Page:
In Buddhist and Taoist philosophy emptiness is a key concept, yet in English it becomes either something banal, ’empty of meaning’, or something haunting, frightening, bleak – almost as echoic and disturbing as the notion of death. But its more usual, shallower impression in English reminds me that language itself might give the impression of being shallow and slight even as it conveys concepts that can shape one’s world.
From OED: empty, From Old English, meaning ‘at leisure, not occupied; unmarried’, then later, ‘containing nothing, unoccupied’. Sense evolution is paralleled in several languages, such as Modern Greek.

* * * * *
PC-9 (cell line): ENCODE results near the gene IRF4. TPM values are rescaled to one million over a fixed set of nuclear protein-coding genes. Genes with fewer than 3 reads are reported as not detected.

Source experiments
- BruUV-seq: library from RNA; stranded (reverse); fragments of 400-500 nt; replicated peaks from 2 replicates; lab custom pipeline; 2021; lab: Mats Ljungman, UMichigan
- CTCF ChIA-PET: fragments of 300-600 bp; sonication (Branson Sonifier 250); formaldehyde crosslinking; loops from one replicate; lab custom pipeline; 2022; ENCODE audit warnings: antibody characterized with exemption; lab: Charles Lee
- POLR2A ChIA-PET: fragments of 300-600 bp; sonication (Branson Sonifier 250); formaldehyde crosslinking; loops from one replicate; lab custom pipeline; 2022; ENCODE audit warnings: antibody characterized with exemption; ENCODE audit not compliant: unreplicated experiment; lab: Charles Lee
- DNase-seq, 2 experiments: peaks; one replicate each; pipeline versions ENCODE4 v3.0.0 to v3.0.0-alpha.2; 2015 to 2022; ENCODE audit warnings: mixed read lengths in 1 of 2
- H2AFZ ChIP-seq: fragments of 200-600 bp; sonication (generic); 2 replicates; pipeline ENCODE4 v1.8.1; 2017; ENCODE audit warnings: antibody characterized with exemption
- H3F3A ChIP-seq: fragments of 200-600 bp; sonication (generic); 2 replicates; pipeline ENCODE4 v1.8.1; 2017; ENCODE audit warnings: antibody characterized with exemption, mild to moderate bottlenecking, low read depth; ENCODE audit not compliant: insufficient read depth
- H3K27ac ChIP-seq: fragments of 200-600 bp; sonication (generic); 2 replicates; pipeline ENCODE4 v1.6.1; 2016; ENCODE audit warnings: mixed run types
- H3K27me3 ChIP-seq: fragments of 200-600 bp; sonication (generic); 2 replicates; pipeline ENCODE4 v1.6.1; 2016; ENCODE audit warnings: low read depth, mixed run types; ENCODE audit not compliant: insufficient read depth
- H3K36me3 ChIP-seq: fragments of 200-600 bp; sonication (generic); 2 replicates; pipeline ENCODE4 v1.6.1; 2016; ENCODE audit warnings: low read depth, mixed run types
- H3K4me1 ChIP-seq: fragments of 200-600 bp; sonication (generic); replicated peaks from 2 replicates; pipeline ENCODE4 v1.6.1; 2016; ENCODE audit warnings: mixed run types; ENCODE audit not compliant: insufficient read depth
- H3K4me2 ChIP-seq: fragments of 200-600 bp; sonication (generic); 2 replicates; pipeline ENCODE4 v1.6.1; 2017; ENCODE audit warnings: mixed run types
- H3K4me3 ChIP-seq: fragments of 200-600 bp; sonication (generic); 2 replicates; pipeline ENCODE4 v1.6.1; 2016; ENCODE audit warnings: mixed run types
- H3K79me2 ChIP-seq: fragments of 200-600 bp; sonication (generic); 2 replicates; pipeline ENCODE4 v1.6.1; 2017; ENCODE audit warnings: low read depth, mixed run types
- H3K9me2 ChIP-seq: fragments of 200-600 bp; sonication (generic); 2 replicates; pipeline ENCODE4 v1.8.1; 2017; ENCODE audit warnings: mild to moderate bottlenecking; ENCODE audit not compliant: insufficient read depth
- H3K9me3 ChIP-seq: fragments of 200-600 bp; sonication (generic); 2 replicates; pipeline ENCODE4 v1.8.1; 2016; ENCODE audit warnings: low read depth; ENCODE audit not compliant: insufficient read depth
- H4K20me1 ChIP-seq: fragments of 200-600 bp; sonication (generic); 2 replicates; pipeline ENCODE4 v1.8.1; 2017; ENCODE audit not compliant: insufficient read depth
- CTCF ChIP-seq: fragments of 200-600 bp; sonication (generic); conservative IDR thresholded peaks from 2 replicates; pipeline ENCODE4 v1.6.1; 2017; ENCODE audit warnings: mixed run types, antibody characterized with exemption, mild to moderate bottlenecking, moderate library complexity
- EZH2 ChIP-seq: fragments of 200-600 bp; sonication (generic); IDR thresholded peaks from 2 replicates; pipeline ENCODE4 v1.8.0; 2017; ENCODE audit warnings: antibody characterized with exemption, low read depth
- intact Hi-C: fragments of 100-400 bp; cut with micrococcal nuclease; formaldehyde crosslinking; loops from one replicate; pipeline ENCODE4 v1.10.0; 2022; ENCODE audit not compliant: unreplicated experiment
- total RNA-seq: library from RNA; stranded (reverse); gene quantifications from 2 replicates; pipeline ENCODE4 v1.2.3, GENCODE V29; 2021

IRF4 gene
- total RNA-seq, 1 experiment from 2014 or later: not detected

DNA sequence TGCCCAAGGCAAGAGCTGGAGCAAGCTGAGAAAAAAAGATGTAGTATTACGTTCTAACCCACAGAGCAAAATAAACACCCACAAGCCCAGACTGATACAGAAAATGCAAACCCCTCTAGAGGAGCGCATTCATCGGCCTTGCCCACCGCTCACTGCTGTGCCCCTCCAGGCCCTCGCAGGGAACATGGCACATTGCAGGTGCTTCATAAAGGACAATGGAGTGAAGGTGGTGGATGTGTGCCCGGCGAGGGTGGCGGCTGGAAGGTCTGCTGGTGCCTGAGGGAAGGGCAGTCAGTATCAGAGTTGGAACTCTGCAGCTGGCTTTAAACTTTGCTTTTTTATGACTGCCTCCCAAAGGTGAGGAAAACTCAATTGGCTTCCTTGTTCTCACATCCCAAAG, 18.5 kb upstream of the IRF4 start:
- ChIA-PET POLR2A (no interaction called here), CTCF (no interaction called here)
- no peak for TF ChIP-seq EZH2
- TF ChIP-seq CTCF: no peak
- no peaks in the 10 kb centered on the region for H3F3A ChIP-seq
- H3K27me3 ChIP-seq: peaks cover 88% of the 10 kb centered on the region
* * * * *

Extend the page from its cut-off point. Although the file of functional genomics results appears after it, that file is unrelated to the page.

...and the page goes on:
Śūnyatā, a Sanskrit noun, usually translated as ’emptiness’.
*An interview with John Mateer is the next Pieced Work Sample, online Thursday